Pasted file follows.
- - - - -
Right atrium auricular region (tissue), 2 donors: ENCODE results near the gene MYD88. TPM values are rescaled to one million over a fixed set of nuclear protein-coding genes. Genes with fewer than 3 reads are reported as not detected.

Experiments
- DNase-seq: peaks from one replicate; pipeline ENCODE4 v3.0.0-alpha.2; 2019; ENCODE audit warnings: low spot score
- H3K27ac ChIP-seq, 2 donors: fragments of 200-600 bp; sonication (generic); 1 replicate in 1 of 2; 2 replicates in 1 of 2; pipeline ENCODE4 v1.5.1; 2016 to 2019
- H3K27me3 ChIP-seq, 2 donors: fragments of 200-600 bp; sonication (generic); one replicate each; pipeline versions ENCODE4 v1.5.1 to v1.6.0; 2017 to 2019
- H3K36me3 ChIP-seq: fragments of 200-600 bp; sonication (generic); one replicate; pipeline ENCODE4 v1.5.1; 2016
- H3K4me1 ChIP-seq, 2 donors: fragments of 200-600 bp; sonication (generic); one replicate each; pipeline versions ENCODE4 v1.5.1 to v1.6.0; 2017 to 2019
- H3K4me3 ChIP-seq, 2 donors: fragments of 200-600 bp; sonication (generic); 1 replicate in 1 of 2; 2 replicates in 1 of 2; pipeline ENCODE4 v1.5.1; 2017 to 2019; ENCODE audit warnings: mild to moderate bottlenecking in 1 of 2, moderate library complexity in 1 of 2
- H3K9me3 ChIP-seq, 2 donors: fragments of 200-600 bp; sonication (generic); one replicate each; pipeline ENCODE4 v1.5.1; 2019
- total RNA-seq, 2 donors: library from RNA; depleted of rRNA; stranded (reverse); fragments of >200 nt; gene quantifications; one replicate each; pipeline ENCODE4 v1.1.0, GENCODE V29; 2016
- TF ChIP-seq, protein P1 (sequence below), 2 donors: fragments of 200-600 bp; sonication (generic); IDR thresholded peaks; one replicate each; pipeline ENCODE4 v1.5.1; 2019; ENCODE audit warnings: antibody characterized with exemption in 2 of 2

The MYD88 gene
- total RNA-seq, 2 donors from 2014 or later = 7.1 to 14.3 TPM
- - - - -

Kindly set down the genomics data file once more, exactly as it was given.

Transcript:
Right atrium auricular region (tissue), 2 donors: ENCODE results near the gene MYD88. TPM values are rescaled to one million over a fixed set of nuclear protein-coding genes. Genes with fewer than 3 reads are reported as not detected.

Experiments
- DNase-seq: peaks from one replicate; pipeline ENCODE4 v3.0.0-alpha.2; 2019; ENCODE audit warnings: low spot score
- H3K27ac ChIP-seq, 2 donors: fragments of 200-600 bp; sonication (generic); 1 replicate in 1 of 2; 2 replicates in 1 of 2; pipeline ENCODE4 v1.5.1; 2016 to 2019
- H3K27me3 ChIP-seq, 2 donors: fragments of 200-600 bp; sonication (generic); one replicate each; pipeline versions ENCODE4 v1.5.1 to v1.6.0; 2017 to 2019
- H3K36me3 ChIP-seq: fragments of 200-600 bp; sonication (generic); one replicate; pipeline ENCODE4 v1.5.1; 2016
- H3K4me1 ChIP-seq, 2 donors: fragments of 200-600 bp; sonication (generic); one replicate each; pipeline versions ENCODE4 v1.5.1 to v1.6.0; 2017 to 2019
- H3K4me3 ChIP-seq, 2 donors: fragments of 200-600 bp; sonication (generic); 1 replicate in 1 of 2; 2 replicates in 1 of 2; pipeline ENCODE4 v1.5.1; 2017 to 2019; ENCODE audit warnings: mild to moderate bottlenecking in 1 of 2, moderate library complexity in 1 of 2
- H3K9me3 ChIP-seq, 2 donors: fragments of 200-600 bp; sonication (generic); one replicate each; pipeline ENCODE4 v1.5.1; 2019
- total RNA-seq, 2 donors: library from RNA; depleted of rRNA; stranded (reverse); fragments of >200 nt; gene quantifications; one replicate each; pipeline ENCODE4 v1.1.0, GENCODE V29; 2016
- TF ChIP-seq, protein P1 (sequence below), 2 donors: fragments of 200-600 bp; sonication (generic); IDR thresholded peaks; one replicate each; pipeline ENCODE4 v1.5.1; 2019; ENCODE audit warnings: antibody characterized with exemption in 2 of 2

The MYD88 gene
- total RNA-seq, 2 donors from 2014 or later = 7.1 to 14.3 TPM